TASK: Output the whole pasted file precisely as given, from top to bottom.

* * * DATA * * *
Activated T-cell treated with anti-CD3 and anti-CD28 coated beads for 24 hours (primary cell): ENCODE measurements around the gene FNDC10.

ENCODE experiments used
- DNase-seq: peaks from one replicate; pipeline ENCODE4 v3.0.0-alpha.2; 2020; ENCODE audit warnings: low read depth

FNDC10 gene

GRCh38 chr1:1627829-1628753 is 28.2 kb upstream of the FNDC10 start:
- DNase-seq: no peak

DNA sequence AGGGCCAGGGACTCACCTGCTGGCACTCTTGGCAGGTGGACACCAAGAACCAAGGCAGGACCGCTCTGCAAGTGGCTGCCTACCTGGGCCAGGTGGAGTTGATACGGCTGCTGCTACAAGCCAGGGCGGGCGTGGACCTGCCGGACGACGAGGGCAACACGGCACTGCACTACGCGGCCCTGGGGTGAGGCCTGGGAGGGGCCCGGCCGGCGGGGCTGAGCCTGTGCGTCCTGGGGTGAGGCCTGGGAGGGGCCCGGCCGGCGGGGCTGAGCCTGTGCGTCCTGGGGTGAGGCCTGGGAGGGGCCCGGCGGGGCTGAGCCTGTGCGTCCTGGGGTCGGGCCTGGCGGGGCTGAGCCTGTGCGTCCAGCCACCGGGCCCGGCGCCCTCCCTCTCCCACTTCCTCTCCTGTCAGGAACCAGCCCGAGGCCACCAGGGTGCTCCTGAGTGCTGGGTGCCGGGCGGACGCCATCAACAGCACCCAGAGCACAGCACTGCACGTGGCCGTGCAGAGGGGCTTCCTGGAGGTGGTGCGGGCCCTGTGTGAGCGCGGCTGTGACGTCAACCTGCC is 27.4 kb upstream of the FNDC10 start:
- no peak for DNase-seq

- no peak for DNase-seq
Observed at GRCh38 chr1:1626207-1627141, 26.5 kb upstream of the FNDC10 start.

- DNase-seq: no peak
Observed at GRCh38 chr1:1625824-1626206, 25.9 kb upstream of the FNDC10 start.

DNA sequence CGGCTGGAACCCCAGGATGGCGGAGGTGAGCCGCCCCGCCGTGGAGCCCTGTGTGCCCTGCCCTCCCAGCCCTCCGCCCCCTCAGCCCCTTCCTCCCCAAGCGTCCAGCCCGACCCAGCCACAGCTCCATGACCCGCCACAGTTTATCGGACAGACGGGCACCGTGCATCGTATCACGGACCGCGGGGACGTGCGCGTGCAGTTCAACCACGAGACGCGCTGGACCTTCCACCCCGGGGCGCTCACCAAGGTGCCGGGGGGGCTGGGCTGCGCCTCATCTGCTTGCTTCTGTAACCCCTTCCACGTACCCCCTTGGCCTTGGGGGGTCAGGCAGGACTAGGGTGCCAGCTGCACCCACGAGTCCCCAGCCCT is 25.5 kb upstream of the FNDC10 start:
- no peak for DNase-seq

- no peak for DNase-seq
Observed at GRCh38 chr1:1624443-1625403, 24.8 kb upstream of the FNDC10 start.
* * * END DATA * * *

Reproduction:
Activated T-cell treated with anti-CD3 and anti-CD28 coated beads for 24 hours (primary cell): ENCODE measurements around the gene FNDC10.

ENCODE experiments used
- DNase-seq: peaks from one replicate; pipeline ENCODE4 v3.0.0-alpha.2; 2020; ENCODE audit warnings: low read depth

FNDC10 gene

GRCh38 chr1:1627829-1628753 is 28.2 kb upstream of the FNDC10 start:
- DNase-seq: no peak

DNA sequence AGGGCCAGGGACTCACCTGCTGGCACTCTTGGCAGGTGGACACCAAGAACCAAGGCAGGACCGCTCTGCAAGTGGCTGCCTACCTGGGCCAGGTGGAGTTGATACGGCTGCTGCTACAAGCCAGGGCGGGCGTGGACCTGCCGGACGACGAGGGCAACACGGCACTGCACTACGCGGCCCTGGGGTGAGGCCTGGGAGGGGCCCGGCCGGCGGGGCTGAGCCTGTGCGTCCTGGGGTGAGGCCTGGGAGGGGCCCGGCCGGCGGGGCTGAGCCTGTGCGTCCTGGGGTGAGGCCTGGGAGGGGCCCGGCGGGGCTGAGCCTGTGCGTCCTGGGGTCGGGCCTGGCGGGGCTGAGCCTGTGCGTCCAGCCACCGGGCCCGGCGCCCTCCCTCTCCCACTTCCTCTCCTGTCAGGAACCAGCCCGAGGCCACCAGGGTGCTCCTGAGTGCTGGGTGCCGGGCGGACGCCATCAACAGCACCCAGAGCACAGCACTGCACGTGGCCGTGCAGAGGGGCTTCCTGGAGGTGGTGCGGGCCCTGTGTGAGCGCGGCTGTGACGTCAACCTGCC is 27.4 kb upstream of the FNDC10 start:
- no peak for DNase-seq

- no peak for DNase-seq
Observed at GRCh38 chr1:1626207-1627141, 26.5 kb upstream of the FNDC10 start.

- DNase-seq: no peak
Observed at GRCh38 chr1:1625824-1626206, 25.9 kb upstream of the FNDC10 start.

DNA sequence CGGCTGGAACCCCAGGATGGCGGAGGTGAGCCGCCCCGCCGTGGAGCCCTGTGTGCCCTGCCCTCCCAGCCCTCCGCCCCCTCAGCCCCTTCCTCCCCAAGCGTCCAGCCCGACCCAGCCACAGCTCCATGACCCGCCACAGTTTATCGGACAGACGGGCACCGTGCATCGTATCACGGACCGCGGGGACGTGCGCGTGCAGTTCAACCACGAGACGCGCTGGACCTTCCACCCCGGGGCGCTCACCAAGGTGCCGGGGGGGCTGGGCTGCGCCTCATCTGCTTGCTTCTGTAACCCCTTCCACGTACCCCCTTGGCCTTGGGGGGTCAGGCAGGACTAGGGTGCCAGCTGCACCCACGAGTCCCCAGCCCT is 25.5 kb upstream of the FNDC10 start:
- no peak for DNase-seq

- no peak for DNase-seq
Observed at GRCh38 chr1:1624443-1625403, 24.8 kb upstream of the FNDC10 start.